When I hear people talk about the “boom” and “when are we going to see peaks in travel bookings”, I have to take a deep breath and think about what our current priorities in the travel industry are and then what will the “new world” look like at some point in the future.
Dealing with the present is our first priority. We currently have very pressing issues that need very quick answers, especially for the agent community. Furlough is all well and good but as usual the travel industry appears to have been pushed to the bottom of the pile, and the government needs to wake up and realise that we are also frontline people in this terrible crisis.
Every day for the last few weeks, and potentially for the next few months, we have had our administration, accounts and, in my case, my care team, working flat out every day of the week dealing with nothing but client refunds, amendments, transfers and queries from sales people. It is relentless and not only that, some of them are doing this with their children at home which is even more incredible and admirable.
But these people cannot do this indefinitely. There has to be a cut-off point, they have to get some respite. A great number of travel agents and operators, whilst grateful for furlough, need a directive from government that allows exemption in its current form to allow extra resources to be used within our businesses to service the sheer volume of calls and administrative processes.
Secondly, what will be extremely helpful is an agreement from all tour operators and Abta to bring in a standardised policy on the collection of customer balances. The one thing that will help to ease the pressure on travel agents and also send a very positive message to the consumer is for balance of payments to be deferred to a period such as 28 days on a rolling basis day by day until we reach a point where there is clarity on the resumption of leisure travel.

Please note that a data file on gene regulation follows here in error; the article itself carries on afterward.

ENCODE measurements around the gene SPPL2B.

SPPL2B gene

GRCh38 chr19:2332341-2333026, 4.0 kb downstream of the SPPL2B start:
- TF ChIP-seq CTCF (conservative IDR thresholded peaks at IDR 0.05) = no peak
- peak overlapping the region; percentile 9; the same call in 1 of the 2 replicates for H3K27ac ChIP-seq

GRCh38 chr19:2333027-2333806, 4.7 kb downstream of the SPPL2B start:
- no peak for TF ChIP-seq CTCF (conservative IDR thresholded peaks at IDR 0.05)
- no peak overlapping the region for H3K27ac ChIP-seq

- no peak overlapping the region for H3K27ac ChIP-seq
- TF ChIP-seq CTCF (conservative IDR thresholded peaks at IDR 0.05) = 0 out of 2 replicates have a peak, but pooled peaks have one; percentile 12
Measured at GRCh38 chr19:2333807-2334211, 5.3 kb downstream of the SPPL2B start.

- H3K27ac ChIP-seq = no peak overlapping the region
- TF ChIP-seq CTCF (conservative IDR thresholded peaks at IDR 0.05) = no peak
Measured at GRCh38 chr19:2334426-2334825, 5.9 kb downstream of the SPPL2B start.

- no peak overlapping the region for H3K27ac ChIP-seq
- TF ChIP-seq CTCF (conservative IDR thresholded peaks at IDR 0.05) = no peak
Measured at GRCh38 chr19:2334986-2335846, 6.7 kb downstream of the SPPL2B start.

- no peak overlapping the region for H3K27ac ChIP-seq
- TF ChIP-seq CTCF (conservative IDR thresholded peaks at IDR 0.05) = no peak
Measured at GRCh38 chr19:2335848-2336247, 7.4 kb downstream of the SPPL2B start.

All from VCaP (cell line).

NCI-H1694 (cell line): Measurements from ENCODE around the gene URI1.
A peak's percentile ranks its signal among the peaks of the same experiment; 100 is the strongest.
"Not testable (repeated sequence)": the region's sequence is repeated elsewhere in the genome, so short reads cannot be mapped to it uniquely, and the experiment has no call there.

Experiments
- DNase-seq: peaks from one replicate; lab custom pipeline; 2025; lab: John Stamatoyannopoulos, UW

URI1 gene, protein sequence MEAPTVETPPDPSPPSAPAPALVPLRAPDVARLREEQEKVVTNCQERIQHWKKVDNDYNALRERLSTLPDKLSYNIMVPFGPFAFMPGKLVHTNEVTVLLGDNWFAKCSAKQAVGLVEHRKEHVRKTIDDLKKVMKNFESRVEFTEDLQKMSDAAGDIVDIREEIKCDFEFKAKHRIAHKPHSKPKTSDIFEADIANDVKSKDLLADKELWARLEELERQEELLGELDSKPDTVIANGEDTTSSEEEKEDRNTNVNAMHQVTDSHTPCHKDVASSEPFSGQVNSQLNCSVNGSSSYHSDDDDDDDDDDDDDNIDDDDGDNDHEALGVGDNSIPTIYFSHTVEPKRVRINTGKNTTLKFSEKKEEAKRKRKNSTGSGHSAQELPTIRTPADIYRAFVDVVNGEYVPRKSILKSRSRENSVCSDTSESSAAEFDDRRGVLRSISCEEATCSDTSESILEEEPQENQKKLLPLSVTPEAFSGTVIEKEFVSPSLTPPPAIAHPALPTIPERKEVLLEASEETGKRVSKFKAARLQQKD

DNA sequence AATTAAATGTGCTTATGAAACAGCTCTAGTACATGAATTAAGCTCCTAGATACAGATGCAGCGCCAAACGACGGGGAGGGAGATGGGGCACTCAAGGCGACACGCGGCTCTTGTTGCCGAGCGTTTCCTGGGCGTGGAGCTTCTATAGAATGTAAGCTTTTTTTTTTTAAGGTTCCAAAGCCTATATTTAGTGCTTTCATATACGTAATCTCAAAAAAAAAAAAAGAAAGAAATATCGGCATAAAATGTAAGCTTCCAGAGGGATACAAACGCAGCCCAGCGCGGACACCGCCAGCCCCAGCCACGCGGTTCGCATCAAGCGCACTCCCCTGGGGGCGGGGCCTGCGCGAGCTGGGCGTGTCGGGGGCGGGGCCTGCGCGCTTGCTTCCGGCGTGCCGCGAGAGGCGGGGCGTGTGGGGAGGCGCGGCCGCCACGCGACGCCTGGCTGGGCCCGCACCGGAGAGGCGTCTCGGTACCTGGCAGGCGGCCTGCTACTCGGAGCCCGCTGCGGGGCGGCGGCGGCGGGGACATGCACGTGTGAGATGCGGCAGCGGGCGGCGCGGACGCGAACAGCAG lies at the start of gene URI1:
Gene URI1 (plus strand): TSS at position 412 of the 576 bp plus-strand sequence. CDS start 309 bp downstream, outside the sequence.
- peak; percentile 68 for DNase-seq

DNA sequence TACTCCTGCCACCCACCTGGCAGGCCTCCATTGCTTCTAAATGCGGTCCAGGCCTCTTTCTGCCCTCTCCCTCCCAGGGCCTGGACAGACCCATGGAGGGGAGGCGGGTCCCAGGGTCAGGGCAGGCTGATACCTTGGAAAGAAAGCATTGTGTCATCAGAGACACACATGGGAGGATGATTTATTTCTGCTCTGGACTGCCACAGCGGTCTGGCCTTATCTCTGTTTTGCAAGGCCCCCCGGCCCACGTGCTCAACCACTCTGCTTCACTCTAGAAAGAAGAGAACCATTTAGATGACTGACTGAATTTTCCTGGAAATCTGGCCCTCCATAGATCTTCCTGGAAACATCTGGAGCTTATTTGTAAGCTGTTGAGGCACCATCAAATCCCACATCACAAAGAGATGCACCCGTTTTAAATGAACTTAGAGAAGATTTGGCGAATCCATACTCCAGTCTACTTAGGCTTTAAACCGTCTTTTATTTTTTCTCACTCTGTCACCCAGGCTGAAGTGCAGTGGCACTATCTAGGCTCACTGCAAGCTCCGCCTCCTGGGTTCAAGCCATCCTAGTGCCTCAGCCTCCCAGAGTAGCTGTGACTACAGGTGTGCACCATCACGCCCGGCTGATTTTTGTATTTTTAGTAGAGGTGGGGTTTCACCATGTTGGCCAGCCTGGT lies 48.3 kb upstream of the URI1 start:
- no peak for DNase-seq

The current situation of agents having to contact clients and ask for money is not ethical, and we need a work-around this as soon as possible.
The next point is on the subject of refund vouchers and credit notes. Travel agents are now facing a barrage of complaints from customers requesting refunds. We all know what the Package Travel Directive says in relation to refunds, but travel agents are facing increased hostility because they are seen to be offering refund vouchers and credit notes as directed by selected tour operators.
Travel agents are caught between a rock and a hard place, and we need help and clarity on this particular issue from the government. Back to the point in question, “when is the boom going to happen?”
Before we even think about a boom in bookings or when we are likely to start up operations again, we need to take stock as an industry and through both Abta and Clia, put together a policy that explains what the new world is going to look like. Just what will be required to ensure the safety of our clients whilst flying and on both land based holidays and cruise ships.
I’m guessing that at the moment, people are just trusting that everything will be OK, which I am sure it will be. But just what are those processes? What documentation will we need to produce and what will be the checkpoints before flying or embarkation etc.
These are key factors in giving the consumer the confidence to book their next holiday, and we look to Abta and Clia for guidance.
Our industry is resilient and innovative. It is also vital to the world economy but most importantly it has within it the most amazing people who right now are not receiving the help and guidance in some areas that are needed.
Just for once it would be a real shot in the arm if the government (and the travel pundits on TV) actually, just for once, recognised the pressures we are under and the help that we need to get through this crisis.